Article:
Fleet and business travel departments converge
Goodbye total cost of ownership. Hello total cost of mobility. The arrival of big data is giving companies an unprecendented opportunity to investigate their cost bases, and analyse not simply the price of a journey but also its value in terms of return on investment.
The result is an emerging scenario that challenges the business case for maintaining a company car fleet, with its associated high fixed costs. The alternative is a pay-on-use policy for business travel that selects either the cheapest or most time efficient or most productive mode of transport for every journey.
“These days there’s a much more holistic view when you look at the overall efficiency of the way a company and its teams work, and how they put their people in front of customers,” said Paul Tilstone, managing partner of Festive Road, the travel management company.
The true value of travel
“There’s a greater use of data to try and analyse what the return on investment in travel brings to an organisation and to determine whether travel directly contributes to top line revenue and conversely to understand what the impacts of cutting travel is on the top line.”
This type of analysis enables companies to identify which customers merit a visit, and which are more cost effectively served via telesales or online channels. More importantly, it creates an environment where the costs of a company car are directly compared with those of alternative modes of travel, and aligns the fleet department more closely with the business travel department.
“If you take a holistic view of your business, your culture and the reasons why people travel, and look at the modernisation of ground transportation and all the different options, from hire car to Uber to taxi to long-term fleet and grey fleet, there are definitely options to combine that perspective with business travel and create a policy and processes and procurement procedures that benefit the organisation,” said Mr Tilstone.
But, he warned, you can’t just merge fleet and travel functions together and automatically expect lots of benefits; success requires a long term perspective, even if the trend is clear.
Fleet and travel are merging
Vinzenz Pflanz, senior vice president corporate sales, Sixt, said corporate fleet and travel departments are definitely growing closer together.
“While fleet has been mainly with a high involvement of HR in the past and travel was more related to procurement we saw that the allocation of the fleet department moved a lot to procurement,” he said. “And with that move, starting years ago, travel and fleet came under one roof. The logical next step is that you have a kind of mobility manager, where you have fleet and travel under one person. We see a big trend towards merging both commodities into one.”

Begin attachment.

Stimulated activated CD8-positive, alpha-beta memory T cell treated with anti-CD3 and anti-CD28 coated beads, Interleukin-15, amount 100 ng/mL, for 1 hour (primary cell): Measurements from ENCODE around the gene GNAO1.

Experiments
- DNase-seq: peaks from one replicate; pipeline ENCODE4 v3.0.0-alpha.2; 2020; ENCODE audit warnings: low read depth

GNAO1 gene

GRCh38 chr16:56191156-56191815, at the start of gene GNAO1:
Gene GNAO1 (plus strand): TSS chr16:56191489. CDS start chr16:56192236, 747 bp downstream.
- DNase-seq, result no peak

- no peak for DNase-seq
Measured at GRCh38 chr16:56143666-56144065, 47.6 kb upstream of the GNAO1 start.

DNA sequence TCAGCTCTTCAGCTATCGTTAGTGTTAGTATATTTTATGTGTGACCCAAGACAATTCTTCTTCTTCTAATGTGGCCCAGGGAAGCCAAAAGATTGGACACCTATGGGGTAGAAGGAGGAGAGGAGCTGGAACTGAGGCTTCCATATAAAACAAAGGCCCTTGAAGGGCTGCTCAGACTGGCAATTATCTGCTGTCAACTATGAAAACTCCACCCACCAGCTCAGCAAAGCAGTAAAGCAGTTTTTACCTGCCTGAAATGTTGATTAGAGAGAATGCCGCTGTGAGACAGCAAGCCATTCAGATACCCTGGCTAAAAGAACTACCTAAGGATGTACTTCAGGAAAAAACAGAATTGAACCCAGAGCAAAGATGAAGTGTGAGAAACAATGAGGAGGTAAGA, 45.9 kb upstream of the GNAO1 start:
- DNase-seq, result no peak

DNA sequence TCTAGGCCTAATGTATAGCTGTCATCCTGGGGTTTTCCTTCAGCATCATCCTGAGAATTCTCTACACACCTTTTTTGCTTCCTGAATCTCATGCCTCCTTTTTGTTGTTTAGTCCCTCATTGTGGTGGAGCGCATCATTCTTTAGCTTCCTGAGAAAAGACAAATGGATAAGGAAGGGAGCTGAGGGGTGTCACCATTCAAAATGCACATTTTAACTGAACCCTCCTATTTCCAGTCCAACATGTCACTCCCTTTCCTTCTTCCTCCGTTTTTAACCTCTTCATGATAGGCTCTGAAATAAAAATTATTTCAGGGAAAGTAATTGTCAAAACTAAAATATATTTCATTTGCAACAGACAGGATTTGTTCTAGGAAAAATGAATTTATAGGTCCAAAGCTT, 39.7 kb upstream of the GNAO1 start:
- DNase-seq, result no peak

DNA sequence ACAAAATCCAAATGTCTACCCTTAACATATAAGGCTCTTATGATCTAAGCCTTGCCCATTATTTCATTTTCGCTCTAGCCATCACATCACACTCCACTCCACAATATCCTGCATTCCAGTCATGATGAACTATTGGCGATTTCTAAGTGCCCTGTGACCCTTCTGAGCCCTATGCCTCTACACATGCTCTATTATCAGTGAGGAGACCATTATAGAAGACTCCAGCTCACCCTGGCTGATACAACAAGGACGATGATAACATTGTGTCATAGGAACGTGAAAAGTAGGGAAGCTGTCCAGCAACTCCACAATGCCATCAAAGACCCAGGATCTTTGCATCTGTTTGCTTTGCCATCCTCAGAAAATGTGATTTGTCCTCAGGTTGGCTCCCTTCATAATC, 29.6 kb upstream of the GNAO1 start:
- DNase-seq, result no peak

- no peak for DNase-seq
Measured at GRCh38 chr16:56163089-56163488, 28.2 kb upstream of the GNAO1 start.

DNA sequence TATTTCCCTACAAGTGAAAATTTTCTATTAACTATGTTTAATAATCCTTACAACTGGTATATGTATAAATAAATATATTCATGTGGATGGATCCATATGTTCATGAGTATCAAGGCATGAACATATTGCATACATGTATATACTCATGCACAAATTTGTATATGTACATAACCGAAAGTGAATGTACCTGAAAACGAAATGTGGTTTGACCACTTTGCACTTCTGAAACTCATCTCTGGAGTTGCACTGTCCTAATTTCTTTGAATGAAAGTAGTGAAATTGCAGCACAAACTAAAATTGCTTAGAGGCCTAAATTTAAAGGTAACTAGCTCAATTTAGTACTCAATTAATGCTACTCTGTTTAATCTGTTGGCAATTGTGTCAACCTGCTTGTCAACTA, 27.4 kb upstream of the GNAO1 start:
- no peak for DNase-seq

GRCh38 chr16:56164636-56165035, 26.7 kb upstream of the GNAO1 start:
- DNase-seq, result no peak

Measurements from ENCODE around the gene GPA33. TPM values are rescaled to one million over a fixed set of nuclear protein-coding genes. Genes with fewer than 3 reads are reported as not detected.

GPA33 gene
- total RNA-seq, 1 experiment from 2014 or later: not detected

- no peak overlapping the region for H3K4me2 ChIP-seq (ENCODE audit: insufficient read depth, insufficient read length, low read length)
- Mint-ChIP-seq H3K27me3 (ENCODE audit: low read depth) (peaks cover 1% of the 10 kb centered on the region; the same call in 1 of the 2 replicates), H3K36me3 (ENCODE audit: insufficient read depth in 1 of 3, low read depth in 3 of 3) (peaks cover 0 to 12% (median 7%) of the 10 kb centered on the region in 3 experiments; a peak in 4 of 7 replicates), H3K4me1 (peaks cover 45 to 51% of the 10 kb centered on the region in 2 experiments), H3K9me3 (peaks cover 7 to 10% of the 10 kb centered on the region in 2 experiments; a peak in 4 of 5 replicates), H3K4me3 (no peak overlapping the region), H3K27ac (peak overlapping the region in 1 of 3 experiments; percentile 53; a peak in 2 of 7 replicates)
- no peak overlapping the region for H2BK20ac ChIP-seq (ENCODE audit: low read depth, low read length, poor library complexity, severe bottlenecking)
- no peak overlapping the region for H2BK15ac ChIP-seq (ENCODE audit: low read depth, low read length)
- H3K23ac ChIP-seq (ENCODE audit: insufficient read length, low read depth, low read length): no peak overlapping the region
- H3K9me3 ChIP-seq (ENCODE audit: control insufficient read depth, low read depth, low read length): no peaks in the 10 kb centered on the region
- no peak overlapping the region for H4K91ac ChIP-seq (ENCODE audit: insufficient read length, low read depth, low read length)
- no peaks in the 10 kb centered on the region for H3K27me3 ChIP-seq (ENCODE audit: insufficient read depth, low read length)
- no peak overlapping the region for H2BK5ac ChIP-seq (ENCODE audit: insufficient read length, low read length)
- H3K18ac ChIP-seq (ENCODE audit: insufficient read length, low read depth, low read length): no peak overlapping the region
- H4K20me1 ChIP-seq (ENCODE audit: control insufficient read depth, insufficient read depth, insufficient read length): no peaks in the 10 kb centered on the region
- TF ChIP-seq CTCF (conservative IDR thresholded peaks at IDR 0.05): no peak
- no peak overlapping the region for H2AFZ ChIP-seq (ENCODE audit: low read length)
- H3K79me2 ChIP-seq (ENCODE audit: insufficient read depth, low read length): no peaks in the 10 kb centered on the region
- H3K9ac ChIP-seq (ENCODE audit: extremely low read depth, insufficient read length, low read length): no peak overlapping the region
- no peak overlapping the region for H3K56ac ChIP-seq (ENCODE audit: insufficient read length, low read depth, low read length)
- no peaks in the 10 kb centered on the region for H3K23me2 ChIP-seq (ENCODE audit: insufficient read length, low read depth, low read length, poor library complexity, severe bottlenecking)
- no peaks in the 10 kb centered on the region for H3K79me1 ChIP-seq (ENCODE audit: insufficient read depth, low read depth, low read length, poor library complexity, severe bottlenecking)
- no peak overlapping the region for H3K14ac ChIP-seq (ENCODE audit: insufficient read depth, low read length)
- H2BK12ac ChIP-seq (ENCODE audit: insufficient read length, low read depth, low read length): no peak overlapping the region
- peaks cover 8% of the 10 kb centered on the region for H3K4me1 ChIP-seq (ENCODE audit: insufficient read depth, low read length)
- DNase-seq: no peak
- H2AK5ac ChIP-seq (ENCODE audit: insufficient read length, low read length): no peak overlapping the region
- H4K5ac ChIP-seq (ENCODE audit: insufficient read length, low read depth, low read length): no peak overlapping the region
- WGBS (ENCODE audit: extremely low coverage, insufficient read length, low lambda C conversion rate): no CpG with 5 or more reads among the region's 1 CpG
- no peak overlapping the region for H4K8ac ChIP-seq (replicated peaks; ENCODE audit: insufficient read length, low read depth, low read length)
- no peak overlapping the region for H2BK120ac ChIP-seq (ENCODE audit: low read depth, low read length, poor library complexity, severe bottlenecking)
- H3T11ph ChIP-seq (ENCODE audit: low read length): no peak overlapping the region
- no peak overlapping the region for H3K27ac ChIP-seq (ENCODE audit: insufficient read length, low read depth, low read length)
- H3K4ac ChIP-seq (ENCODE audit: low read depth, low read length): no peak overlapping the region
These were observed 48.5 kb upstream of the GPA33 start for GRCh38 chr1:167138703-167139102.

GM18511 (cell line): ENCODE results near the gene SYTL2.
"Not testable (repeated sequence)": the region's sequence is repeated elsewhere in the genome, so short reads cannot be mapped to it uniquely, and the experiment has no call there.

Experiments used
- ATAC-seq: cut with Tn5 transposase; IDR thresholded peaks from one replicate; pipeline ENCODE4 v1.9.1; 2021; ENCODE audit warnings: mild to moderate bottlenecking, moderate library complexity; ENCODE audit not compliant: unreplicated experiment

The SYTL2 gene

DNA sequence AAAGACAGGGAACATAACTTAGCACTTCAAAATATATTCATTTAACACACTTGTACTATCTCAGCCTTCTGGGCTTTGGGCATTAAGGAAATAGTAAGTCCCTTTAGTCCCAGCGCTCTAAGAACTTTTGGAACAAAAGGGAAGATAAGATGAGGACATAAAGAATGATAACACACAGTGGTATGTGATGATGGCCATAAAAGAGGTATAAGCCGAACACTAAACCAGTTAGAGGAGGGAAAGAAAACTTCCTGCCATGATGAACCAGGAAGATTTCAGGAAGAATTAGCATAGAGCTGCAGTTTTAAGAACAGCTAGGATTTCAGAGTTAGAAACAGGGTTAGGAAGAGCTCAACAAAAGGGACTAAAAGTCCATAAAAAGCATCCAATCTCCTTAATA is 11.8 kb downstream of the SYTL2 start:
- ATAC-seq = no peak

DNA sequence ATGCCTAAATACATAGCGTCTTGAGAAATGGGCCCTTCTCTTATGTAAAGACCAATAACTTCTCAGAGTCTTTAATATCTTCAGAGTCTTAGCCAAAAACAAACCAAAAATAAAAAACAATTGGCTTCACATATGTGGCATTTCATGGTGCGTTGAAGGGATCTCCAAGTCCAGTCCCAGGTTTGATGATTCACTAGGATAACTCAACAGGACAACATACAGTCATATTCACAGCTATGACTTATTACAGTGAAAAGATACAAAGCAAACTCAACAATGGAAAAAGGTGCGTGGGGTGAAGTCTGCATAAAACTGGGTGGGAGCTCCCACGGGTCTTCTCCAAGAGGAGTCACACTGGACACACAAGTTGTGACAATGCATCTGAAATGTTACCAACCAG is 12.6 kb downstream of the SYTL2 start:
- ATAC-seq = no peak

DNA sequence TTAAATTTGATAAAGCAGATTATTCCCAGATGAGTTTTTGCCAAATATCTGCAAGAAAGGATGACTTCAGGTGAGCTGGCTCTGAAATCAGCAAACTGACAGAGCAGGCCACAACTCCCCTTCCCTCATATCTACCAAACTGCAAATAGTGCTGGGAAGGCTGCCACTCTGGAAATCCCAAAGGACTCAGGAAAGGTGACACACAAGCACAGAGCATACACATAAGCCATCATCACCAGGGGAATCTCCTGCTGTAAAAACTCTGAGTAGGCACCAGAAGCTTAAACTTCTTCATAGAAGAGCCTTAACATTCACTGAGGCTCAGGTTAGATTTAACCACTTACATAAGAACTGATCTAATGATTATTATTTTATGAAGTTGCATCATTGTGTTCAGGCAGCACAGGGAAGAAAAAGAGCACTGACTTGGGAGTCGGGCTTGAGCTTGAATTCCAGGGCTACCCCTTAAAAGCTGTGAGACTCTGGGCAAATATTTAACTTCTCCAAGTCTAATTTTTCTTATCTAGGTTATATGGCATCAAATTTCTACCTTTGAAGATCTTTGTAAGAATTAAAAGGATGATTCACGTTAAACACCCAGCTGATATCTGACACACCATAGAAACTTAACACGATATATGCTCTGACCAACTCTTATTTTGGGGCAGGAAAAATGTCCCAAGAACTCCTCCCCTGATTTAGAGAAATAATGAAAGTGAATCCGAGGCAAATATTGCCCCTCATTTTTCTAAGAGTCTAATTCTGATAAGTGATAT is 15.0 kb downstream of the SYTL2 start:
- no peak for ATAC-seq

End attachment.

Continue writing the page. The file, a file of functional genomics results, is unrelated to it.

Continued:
As big data reveals the bottom line costs per mile of both fleet and business travel, there’s no escaping the threat it poses to traditional company cars. In their place, employees could be offered a mobility budget which they use to pay for their business trips, undermining the default ‘car first’ decision that prevails in many companies.
Total cost of mobility
High quality and meaningful information is vital for John Pryor, fleet and travel manager at Arcadia Group, and chairman of ACFO, the association of UK fleet managers, as he focuses on the total cost of a journey, not simply the headline cost of a rail ticket, flight or a car’s pence per mile figure.
“We have policies and processes in place, but true mobility management comes down to collecting data relating to fleet and ground transportation, air, rail and hotel bookings and expenses payments - parking, tolls, subsistence plus individual items. All of that added together gives the business the total cost of a journey,” he said at an ACFO webinar last autumn.
Mr Pryor believes the transition from fleet to travel will be demand-led by employees, and the role of the company is to make this transition seamless.
“Ultimately, as a business, we do not mind how people get to their destination as long as we know the total cost of a journey and we believe the journey is undertaken safely and in the most cost-effective way,” he said.
Younger employees want new solutions
Speaking at the same event, David Oliver, procurement manager, Red Bull UK, said the propensity of the company’s younger city-based employees to question ‘the need and cost of company cars’ and their enthusiasm for companies like Uber and Airbnb, was helping to shape the services that Red Bull will offer to its staff.
The company already uses data to undertake “end-to-end trip analysis” on key business routes with the support of its travel company, “to see what we are doing; how much it is costing us: and then it is up to us to see if it fits our policies.”
Red Bull is a big advocate of public transport, which when used correctly, “affords a safe and cost-effective service,” said Oliver.
The key is to “empower employees to make the right decision about how they travel from A to B. Most organisations would be mad to keep fleet and travel expenditure apart.”